Several months later, Moore is still fuming over the slight. "Because I was blonde in my picture by-line," she says, "she dismissed me as some sort of Page Three girl whose breasts had drooped and had been given a column. It was 'she's a blonde bimbo and she writes a load of rubbish'. I was furious about that. The suggestion that if you work on the Sun you must be stupid is one that you might expect from people who aren't in the know. But I wouldn't expect it from a journalist, who ought to know that if you work on the Sun you've got to be good. There aren't any passengers on that newspaper."

Around this time our lunch and our interview are interrupted by an urgent call home. Moore's 18-month-old baby (she also has a teenage daughter from a previous relationship and a stepdaughter) is looking unwell. Fortunately Moore's mother, Pat, who lives two minutes away from her in Wandsworth Common, is on hand.

When she returns, Moore resumes. "Where were we? Oh, yes, I was just getting going on a rant. I've lasted seven years as a columnist on the Sun. I trained as a journalist, I did the weekly paper, the evening paper, I've done the court cases, the parish councils. I've been on the news desk, been woman's editor, features editor, worked for the Mirror, Today, the People, the Sun. They can say they don't like what I write, but if they say that I'm incompetent or I'm not very good at my job, I will come out fighting. I've earned my bloody spurs."

Moore enjoys the documentary-making, in a way that she did not enjoy daytime television. "It's journalism on telly," she says. "I'm crap at the personality presenter bit, because you have to smile so much. When I was doing This Morning I had to winch my face down at the end of the programme because my muscles had frozen in this fake smile." But still she describes television as "a little diversion". Neither is she precious about her novels, the third of which, dot homme, is just out in paperback. "They've not got my blood sweat and tears in them," she says. "They're not my opus." Her "proper job", she says, is the column, about which she is highly proprietorial. "If anyone changes anything in it I go mad."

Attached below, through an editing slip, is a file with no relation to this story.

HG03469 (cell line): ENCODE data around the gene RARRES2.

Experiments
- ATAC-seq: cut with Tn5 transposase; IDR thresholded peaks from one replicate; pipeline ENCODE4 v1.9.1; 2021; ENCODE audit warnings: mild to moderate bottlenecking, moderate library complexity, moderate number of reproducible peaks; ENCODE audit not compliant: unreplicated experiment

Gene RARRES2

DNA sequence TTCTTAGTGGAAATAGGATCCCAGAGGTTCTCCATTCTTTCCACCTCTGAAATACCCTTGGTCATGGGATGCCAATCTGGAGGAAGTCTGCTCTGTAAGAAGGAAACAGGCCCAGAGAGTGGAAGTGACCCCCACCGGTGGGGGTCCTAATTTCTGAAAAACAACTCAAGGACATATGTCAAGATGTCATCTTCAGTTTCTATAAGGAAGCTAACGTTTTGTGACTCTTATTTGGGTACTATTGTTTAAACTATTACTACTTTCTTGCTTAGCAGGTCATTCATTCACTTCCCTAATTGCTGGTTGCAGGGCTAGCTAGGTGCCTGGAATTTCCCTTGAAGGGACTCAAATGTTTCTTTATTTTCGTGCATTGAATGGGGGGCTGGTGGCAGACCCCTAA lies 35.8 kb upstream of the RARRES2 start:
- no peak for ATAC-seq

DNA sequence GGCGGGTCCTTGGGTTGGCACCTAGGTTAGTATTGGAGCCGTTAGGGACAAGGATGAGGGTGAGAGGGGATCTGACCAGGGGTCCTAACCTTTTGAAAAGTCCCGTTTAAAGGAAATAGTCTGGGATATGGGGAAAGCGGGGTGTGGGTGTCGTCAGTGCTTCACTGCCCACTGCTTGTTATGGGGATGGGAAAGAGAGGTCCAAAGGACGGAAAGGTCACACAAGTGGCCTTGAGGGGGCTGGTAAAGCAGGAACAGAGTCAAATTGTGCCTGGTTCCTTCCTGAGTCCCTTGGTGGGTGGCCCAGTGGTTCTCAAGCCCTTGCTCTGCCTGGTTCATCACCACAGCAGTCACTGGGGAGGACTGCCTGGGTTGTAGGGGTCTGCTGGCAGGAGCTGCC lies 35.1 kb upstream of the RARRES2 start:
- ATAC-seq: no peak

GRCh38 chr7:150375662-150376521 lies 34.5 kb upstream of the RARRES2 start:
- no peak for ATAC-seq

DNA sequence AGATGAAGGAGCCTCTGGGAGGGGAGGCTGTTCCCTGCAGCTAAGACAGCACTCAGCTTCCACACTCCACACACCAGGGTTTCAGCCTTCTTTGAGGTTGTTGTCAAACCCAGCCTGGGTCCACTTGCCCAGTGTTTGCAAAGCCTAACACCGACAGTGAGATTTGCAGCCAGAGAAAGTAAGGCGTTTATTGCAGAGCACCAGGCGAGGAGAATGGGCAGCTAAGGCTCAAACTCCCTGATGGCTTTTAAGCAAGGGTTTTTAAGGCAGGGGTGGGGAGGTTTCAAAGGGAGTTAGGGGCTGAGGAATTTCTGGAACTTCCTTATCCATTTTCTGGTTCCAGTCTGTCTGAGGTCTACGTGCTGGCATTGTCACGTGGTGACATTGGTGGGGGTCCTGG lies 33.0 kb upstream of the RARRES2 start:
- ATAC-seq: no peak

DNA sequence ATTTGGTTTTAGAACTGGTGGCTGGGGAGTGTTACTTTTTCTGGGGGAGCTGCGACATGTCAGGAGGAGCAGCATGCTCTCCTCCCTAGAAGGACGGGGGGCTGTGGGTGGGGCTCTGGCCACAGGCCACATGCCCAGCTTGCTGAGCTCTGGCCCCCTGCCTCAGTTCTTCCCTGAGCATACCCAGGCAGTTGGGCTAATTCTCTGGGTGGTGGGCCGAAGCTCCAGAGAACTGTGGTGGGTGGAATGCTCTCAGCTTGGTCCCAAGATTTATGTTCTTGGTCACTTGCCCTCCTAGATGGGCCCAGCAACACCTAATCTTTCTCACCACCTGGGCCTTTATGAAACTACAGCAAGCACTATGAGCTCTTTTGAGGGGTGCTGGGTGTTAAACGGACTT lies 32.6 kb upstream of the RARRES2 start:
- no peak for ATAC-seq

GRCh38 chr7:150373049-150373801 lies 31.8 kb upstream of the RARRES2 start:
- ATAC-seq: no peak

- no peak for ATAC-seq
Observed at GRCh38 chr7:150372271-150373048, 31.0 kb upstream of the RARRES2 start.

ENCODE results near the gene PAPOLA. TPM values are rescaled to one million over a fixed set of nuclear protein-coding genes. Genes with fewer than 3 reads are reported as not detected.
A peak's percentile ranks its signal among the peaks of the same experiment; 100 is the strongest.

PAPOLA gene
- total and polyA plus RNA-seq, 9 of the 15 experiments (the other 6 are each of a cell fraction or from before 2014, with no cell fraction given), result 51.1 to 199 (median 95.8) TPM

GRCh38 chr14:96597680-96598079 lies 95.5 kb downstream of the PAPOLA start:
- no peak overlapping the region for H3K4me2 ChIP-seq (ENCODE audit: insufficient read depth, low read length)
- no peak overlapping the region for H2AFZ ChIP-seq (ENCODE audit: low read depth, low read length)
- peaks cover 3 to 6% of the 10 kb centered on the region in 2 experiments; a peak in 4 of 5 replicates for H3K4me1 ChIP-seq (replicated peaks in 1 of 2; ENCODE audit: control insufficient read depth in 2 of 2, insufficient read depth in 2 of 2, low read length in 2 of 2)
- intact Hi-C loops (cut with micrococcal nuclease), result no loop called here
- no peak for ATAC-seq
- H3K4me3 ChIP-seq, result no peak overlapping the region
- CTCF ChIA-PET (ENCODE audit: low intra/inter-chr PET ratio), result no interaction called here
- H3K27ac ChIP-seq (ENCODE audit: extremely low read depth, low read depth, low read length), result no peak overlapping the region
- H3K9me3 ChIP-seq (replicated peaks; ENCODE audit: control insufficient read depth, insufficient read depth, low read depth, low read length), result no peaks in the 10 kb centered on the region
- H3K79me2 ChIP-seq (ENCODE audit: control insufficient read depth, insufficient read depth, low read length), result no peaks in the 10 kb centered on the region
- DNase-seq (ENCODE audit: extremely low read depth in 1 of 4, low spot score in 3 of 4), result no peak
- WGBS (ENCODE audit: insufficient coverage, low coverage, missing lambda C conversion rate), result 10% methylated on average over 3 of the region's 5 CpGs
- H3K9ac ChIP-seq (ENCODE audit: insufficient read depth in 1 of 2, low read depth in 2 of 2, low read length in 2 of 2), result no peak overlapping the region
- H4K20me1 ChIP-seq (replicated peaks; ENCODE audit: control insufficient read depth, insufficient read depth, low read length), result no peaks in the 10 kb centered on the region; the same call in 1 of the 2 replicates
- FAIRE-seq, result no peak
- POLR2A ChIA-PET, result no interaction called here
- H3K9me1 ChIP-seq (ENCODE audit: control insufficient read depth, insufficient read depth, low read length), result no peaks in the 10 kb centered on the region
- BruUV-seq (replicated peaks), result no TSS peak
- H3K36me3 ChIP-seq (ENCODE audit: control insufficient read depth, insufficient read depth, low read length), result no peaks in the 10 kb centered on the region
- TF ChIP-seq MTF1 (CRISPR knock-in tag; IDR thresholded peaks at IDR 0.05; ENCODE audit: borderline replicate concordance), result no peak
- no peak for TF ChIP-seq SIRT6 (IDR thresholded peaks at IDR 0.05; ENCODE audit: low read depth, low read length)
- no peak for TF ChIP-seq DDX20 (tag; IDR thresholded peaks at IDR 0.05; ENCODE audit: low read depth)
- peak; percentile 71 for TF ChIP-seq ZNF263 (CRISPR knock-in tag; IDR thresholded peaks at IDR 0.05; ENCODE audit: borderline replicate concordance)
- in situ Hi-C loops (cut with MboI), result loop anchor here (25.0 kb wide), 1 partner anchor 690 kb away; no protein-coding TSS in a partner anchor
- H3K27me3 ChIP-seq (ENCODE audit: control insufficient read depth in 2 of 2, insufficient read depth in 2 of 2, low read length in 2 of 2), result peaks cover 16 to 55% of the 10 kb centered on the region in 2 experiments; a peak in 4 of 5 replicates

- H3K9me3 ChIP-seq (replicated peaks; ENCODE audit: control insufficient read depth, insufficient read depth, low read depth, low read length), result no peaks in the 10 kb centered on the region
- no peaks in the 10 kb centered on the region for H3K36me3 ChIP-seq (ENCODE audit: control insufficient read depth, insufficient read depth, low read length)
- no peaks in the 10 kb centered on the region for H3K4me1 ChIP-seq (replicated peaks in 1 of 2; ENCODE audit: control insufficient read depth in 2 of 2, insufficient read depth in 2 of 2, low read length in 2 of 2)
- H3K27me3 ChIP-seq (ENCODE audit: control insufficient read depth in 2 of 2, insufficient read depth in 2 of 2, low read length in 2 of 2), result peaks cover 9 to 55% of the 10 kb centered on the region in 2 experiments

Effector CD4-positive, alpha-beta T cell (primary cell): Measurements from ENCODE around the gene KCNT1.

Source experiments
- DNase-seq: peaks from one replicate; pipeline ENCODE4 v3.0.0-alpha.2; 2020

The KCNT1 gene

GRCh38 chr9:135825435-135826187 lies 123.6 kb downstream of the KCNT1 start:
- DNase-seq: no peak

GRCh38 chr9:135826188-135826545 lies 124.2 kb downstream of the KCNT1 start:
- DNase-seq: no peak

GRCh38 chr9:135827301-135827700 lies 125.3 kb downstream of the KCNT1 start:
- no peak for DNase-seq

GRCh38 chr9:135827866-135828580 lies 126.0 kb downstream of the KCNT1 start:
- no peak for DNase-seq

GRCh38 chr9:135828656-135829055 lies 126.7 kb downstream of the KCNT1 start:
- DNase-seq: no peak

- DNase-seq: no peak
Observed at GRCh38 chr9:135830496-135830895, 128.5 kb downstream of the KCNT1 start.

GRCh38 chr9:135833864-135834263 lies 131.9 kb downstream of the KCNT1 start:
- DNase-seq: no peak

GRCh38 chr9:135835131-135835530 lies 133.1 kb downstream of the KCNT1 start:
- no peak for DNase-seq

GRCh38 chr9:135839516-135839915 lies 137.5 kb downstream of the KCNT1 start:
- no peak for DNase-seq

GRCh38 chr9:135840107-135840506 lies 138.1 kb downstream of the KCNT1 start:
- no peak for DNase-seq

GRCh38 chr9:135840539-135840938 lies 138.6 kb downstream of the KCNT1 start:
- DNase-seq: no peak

Jane Moore decided that she wanted to be a journalist at the age of 11. She thinks now that her tabloid leanings were evident at an even earlier age. "I found some books from my infant school where I'd written lots of stories when I was about five or six," she says. "The way they're written is so tabloid. In every single story the main characters all meet a horrible grisly end. If you read it in isolation, you'd think this child is either going to be a serial killer or a tabloid journalist. So I was fond of the sensational even then."

She went to school first in Oxford, where her father was a professor of mathematics, and then Worcester, after her parents divorced. (She hasn't had any contact with her father since, a fact she concedes may have influenced her opinions on the responsibilities of parents and families.) Moore studied journalism at Cardiff, after which she secured a traineeship on the Solihull News. Later she moved to Birmingham, to the Post and Mail newspapers, and started doing shifts in the London offices of the People, an arrangement that became full-time.